Do you know how your memory works?
What makes it easy to get things into your brain, remember those things, and use that information when needed?
And how can you do that for people you’re designing workshops for?
Use these six tips, based on how our memories work, to help you design a training that will actually be remembered.
First off, let’s start with powerful learning.
Part of what makes learning powerful is that it’s memorable.
I see SO many workshops and training designed AGAINST how we learn and against how memory works.
We can do better.
Don’t fall into the trap of creating training that no one will remember.
You’ve worked hard to gain your subject matter expertise; by focusing on these six tips, you’ll be creating powerful learning that people remember in no time.
Here are six simple things you can do to make sure you and your content stick in people’s memories.
1. Primacy and recency
This is fancy speak for something that’s actually quite simple. We tend to remember the beginning (primacy) and end (recency) of workshops. Making sure you have a strong beginning where you capture people’s attention, plus an equally strong finish to your workshop will go a long way to making you and your content memorable. More info on how to do that is here.
Emotion plays a strong role in memory. It has to do with your amygdala (two small almond-shaped bits in your brain). If your amygdalas are feeling comfortable and relaxed, then learning amps up. If your amygdalas decide you’re feeling embarrassed, ashamed, upset, angry, etc., then learning is blocked. So make sure you’ve included ways to help your participants feel welcomed, comfortable, and like they belong ….. a.k.a. feeling like they’re ready to learn.
3. Colourful events
Colourful events come from research by VonRestorff. These are things like (the strategic use of) humour, interactive activities, and engaging learning. When we include them in our training, then retention goes WAY up. Check your next workshop. Is it leaning towards lecture style? If so, add some colourful events so your participants remember you and your topic.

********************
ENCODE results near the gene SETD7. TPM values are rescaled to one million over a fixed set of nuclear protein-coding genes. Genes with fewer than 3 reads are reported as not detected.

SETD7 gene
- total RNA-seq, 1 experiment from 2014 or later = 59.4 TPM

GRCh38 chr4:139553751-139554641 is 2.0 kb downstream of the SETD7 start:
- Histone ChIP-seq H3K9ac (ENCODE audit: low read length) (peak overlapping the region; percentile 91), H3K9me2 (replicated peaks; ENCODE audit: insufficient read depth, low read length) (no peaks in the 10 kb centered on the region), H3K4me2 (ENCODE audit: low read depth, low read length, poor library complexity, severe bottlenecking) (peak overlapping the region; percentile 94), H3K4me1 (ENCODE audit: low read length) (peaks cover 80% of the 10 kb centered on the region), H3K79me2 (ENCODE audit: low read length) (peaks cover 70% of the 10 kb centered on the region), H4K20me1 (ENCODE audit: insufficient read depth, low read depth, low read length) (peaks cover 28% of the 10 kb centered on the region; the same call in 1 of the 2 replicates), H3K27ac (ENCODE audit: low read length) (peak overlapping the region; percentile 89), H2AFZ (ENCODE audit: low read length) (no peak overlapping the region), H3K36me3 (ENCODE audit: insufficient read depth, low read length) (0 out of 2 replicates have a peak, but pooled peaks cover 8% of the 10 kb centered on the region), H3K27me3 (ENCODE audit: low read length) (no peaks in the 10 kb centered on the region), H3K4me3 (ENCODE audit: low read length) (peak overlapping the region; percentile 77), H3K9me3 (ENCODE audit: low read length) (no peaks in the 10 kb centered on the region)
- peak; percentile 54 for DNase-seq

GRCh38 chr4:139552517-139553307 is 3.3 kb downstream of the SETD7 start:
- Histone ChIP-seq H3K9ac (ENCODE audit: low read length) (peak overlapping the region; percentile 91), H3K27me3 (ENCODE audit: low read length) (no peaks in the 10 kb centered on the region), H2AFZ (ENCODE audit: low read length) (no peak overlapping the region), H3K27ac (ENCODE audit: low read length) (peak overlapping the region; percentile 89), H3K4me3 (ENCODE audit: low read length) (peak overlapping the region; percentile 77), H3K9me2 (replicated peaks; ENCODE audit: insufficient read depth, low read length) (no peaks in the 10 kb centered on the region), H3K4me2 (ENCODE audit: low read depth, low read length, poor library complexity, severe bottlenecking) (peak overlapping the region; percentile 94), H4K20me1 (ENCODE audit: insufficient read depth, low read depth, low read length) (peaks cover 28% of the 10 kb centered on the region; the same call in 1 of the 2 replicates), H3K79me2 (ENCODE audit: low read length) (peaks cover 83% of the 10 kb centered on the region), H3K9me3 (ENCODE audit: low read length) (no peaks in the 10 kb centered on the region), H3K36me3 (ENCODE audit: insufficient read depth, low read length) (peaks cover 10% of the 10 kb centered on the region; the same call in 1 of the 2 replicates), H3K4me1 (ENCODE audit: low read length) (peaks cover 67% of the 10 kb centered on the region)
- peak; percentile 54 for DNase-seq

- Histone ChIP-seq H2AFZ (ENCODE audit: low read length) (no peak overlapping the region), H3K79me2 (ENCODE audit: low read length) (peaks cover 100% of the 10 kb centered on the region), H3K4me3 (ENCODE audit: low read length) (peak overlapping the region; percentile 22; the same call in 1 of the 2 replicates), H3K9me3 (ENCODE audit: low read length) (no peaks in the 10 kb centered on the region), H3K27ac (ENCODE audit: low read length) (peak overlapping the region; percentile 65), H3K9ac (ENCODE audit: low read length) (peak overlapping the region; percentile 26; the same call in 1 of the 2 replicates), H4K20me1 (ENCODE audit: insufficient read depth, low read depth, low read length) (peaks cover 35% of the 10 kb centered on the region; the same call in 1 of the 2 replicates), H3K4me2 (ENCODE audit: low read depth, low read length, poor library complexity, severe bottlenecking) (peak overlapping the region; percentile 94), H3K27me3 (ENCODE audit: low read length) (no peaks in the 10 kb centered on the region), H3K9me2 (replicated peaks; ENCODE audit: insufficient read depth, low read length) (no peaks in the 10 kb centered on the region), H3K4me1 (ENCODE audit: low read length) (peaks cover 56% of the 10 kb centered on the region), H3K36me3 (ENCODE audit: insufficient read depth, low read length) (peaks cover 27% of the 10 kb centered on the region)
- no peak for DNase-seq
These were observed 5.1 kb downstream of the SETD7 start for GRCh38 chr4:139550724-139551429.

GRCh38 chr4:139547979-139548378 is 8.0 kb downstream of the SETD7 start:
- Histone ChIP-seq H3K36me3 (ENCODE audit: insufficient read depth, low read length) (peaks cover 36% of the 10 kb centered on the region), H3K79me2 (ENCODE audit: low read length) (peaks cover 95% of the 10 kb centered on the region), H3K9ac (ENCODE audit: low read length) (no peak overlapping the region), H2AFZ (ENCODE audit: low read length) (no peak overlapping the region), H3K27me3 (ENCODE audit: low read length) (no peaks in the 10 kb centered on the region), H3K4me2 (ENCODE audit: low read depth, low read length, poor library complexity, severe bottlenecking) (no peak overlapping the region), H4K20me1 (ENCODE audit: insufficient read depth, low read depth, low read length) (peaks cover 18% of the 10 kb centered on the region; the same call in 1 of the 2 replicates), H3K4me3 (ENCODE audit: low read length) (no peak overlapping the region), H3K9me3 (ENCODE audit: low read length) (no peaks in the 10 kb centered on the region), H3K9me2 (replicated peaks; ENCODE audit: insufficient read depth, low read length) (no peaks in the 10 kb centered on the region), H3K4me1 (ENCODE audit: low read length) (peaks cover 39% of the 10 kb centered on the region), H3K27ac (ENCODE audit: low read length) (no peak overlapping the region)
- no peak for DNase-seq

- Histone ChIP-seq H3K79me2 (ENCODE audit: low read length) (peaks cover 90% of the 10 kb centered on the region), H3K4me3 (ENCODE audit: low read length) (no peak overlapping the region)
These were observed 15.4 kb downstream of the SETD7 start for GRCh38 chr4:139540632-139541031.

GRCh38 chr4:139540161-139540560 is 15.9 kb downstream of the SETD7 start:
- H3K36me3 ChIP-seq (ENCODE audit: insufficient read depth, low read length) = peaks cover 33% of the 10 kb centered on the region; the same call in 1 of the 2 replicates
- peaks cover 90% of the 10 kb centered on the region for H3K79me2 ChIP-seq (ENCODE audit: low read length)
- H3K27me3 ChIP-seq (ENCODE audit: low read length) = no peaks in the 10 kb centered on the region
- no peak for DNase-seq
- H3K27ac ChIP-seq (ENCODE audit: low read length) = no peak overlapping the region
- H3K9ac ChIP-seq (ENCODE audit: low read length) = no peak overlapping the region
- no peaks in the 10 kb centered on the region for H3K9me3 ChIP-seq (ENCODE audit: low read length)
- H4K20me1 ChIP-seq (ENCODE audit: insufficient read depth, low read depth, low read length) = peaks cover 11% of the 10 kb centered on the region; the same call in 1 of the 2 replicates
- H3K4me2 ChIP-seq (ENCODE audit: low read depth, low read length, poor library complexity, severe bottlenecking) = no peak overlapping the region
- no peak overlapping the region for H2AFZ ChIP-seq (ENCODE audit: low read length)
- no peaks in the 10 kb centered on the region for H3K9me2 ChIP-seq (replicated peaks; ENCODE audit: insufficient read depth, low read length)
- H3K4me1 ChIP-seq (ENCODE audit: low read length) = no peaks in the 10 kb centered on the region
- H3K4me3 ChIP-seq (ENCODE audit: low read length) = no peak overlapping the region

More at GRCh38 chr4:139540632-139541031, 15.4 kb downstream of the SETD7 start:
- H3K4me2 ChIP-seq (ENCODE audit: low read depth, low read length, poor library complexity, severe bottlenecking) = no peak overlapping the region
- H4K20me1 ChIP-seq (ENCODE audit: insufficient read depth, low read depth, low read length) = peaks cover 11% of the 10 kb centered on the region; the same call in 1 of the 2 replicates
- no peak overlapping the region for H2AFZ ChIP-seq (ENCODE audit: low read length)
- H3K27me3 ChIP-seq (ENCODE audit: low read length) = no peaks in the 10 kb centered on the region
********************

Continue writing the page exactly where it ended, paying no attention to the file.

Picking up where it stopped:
I get it. You’ve worked hard to become a subject matter expert so you may be tempted to fit more and more and more content into your workshop. That would be a big mistake, memory-wise. Giving participants breaks is a huge help for memory. What looks like a simple break, is actually your people’s brains sorting and sifting unconsciously through your content and deciding what to remember and what to ditch. Who knew a coffee break could be so valuable for memory?!
Your participants will come to your workshop with a vast number of things on their minds. Things like:
- Did I remember to turn off the stove this morning?
- I’m worried about who my kid is dating
- This is my first meeting since maternity/paternity leave. How is my baby doing????
- Hmmm, Nivi told me about that great movie. I wonder if we should go this weekend.
- What’s my bank balance? Am I going to make rent this month?
Etc etc etc. Give them and their brains a place to focus and amp up their memory by dividing your content into manageable chunks. An easy way to do that is to have a roadmap that shows where you are in the content as you move through the workshop. See the example image below.
Try to say not sing, the words to happy birthday. Go!
It’s because you learned that song by singing it, not by saying it. And because our brains adore rhythm, once we have learned a rhythm it’s really hard to forget it. Note: that’s why some late-night commercial sing-song commercials are so popular. Anytime you can incorporate rhythm into your workshop you’re ahead of the memory game.
How did you do with the six tips? Are you currently using any of them? Missing any?
Go ahead and implement them one at a time. They’re relatively easy tips to incorporate and the (memory) payoff is huge. Have fun and go forth with epic, memorable workshops.
Now go on and learn, laugh and lead
- Take my powerful learning survey as a way to prompt your own memories of fabulous learning. Then reflect on what made it memorable for you.
- Expand how people remember you and your content by not getting trapped in tunnel vision like these ultra fails from Task Master.
- When you design your next workshop combine what you reflected on that made your powerful learning memorable with the six tips above. Your future participants’ memories will thank you for it!
P.S. Let’s stay connected. Free weekly coaching by email on how to use humanity and humour to problem solve, right here.